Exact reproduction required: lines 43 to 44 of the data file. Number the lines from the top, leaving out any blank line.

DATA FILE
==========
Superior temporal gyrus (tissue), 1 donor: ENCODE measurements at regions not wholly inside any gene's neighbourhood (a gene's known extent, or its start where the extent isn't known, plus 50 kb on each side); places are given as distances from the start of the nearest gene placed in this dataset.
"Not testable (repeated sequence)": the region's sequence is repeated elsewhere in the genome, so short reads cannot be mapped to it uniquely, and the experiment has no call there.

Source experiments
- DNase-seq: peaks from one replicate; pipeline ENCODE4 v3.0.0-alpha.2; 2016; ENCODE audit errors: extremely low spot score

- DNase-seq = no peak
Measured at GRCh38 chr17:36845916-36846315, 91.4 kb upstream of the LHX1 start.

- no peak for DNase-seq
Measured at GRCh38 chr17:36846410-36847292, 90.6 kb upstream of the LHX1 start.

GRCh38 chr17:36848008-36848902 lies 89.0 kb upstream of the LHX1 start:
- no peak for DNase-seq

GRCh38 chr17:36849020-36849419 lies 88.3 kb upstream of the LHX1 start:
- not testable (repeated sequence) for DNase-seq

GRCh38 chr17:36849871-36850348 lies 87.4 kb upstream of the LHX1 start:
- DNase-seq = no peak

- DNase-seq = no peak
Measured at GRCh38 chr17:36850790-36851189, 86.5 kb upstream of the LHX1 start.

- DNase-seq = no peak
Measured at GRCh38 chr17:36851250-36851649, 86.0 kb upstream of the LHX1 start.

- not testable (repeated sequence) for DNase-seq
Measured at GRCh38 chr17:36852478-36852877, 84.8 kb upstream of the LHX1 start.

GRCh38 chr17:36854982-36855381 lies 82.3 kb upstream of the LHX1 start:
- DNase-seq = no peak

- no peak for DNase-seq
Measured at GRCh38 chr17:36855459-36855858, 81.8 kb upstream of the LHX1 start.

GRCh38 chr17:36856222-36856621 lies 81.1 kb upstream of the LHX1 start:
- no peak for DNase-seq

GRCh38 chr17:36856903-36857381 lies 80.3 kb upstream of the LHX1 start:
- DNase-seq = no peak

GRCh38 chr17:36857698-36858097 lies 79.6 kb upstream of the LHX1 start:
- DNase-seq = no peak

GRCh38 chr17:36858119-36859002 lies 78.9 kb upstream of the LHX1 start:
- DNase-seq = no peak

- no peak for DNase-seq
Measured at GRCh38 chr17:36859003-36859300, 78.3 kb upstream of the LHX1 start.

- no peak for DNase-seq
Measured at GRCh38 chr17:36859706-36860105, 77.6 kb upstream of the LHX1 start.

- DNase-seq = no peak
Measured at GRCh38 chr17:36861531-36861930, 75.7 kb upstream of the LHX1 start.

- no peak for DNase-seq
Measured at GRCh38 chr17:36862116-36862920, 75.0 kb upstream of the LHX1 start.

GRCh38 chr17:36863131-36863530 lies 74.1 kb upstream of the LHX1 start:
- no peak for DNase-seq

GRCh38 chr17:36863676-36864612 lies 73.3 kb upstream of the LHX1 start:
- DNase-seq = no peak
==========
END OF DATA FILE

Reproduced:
GRCh38 chr17:36863676-36864612 lies 73.3 kb upstream of the LHX1 start:
- DNase-seq = no peak